It had been two hours since anyone had heard anything from Tone. The sun was rising, now, it was up.

The continued radio silence had gotten agonizing with every passing second, minute, every chunk of time gone without an answer formed an atmosphere of restlessness and uncertainty within the RV. A miasma of sorts.

Even Isabella, who had no stake or responsibility on the outcome of this transport, was pacing back and forth, going from a table to a counter, tapping her fingers together or chewing the ends of her pigtails.

“You’re on speaker,” I said.

Oh, alright. So… What exactly do we know?

Sarah answered.

“We know that Tone hasn’t responded to any of our attempts to reach him. We went from every hour, to thirty minutes, every fifteen, and now it’s been a constant stream. Through the walkie-talkie and through our calls and texts.”

And nothing.

“Nothing,” Sarah reaffirmed.

Shoot.

“We got split up from them when we got caught up at the border patrol checkpoint at that town,” I said, running through everything one more time, as if I could determine a clue of his whereabouts from just piecing memories together. “Considering Tone got a head start after we stayed behind, he’d have to have been farther along the highway by the time we got past the checkpoint.”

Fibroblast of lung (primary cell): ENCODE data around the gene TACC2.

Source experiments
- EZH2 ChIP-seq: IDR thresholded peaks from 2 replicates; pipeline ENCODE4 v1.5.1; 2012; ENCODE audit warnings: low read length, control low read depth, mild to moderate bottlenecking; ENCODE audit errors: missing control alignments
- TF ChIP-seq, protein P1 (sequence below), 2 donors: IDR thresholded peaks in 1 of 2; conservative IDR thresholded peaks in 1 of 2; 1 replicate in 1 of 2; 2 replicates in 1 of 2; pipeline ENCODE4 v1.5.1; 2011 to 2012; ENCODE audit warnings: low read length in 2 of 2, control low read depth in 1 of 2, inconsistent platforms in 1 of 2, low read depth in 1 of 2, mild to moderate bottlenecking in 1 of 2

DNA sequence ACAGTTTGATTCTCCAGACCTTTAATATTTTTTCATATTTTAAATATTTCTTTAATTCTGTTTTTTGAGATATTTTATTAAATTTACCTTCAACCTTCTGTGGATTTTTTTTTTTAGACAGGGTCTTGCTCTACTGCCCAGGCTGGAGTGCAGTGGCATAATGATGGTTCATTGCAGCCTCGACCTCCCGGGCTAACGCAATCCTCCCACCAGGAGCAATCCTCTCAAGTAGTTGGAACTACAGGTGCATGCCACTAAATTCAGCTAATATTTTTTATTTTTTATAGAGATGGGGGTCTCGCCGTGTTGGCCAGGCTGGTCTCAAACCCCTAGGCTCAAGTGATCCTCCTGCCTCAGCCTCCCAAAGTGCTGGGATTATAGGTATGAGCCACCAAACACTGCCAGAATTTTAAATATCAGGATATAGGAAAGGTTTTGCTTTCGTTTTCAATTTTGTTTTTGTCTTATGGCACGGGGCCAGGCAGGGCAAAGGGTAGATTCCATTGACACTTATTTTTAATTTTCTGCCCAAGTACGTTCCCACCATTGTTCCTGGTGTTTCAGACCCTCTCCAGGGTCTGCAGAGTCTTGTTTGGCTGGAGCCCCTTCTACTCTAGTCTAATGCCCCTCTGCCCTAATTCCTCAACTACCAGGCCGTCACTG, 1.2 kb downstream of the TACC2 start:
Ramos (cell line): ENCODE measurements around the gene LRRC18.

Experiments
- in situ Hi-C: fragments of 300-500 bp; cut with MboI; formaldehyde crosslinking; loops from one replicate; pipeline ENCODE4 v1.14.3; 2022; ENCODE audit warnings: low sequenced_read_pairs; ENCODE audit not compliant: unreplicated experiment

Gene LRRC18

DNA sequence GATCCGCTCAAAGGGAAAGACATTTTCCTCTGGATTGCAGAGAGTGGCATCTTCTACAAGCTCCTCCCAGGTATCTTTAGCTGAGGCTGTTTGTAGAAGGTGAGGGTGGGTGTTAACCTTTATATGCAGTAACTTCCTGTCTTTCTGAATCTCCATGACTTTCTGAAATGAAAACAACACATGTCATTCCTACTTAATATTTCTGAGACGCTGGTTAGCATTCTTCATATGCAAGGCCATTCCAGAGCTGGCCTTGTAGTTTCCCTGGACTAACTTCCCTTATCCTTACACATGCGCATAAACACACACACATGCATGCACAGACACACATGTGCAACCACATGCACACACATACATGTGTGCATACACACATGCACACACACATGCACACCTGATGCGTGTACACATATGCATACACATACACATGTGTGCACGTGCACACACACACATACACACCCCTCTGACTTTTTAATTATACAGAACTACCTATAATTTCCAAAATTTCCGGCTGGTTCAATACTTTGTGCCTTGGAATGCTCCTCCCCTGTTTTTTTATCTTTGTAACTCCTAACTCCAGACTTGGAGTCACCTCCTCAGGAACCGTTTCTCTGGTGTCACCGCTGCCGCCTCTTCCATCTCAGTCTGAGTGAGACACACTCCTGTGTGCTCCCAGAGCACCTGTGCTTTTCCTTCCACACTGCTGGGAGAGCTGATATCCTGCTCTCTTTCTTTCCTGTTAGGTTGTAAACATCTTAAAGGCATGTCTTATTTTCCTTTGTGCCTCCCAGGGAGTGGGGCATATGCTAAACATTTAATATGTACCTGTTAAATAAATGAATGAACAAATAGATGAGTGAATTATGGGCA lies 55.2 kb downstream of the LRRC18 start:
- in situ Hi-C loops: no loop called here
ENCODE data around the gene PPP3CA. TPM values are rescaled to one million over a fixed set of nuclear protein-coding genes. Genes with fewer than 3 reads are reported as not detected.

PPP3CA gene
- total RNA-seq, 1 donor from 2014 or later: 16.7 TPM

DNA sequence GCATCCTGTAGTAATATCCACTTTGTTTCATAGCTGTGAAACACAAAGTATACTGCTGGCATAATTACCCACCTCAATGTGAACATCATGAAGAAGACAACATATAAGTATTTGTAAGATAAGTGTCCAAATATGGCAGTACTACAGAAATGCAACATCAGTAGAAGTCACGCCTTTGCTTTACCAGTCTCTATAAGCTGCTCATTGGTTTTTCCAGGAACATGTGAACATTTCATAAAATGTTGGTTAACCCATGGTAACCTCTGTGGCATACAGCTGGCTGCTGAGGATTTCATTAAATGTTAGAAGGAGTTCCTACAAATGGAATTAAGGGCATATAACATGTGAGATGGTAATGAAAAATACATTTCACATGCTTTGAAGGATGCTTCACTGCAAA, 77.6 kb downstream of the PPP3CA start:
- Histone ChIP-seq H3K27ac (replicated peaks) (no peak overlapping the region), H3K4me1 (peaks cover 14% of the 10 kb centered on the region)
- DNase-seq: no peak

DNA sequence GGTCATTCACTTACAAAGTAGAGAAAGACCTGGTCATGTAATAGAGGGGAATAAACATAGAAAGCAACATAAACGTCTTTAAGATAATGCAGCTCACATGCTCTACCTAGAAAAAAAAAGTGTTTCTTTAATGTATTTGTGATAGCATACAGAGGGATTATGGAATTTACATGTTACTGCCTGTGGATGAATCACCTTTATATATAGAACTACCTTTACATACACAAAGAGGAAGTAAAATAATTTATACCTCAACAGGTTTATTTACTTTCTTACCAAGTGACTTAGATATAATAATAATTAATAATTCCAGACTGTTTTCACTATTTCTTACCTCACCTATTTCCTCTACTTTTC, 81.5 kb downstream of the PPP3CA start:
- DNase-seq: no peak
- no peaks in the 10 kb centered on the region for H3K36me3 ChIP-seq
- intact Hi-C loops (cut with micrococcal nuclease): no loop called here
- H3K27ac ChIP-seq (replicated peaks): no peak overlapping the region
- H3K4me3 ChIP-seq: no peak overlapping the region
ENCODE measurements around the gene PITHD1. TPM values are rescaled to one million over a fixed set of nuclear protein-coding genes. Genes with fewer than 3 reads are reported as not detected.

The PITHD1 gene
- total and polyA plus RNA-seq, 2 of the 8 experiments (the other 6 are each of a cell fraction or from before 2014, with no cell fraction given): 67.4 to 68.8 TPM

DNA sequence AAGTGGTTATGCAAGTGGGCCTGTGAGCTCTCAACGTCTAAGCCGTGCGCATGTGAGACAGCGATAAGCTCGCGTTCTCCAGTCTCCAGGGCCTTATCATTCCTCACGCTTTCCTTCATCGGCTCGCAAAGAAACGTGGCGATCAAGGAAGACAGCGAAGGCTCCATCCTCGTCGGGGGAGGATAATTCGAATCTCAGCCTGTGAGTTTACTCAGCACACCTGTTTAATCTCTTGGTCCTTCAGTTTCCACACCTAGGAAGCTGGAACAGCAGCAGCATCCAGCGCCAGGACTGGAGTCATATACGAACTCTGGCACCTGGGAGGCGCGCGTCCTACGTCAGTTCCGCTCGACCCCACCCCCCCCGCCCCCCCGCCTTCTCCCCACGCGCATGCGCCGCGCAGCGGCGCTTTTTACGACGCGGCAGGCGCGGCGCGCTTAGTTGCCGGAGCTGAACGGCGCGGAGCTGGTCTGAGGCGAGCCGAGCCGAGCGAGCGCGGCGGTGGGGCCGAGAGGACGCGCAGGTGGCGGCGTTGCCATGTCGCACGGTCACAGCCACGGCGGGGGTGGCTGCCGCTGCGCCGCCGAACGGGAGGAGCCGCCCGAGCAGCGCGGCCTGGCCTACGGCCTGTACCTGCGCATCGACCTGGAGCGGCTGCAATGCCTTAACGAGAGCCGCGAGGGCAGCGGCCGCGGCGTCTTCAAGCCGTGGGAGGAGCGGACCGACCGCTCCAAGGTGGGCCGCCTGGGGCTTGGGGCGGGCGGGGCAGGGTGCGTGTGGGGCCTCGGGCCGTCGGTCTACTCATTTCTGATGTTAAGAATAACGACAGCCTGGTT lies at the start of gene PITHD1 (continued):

“There’s been so many exits and turns since, though,” Sarah said, “He could have gotten off the highway again to stop and wait for us. You told him to do just that.”

I bit my tongue, holding it there.

Where are you now?” D asked.

“Still going down the interstate, we’re technically still on track to might it in time, but we’d be severely understocked when we get there.”

Then, Sarah added, “I kind of want to stop somewhere ourselves, and figure this out. Somehow.”

Stopping somewhere. That meant halting any forward progress. I wasn’t a fan.

But not knowing where an entire eighteen-wheeler was meant a halt in progress in another way.

Still not a fan.

I asked Sarah, “Do you have any way of finding a whole truck with over one hundred people in it?”

“I do not.”

“Yeah, and the only ones who could, we can’t exactly go to them for help.”

“What do you suppose we do, then?”

I was just as lost as everyone else, there. I had hoped that putting D in the loop would help start any plans, but the silence that continued from my phone as I held it up left me with little confidence.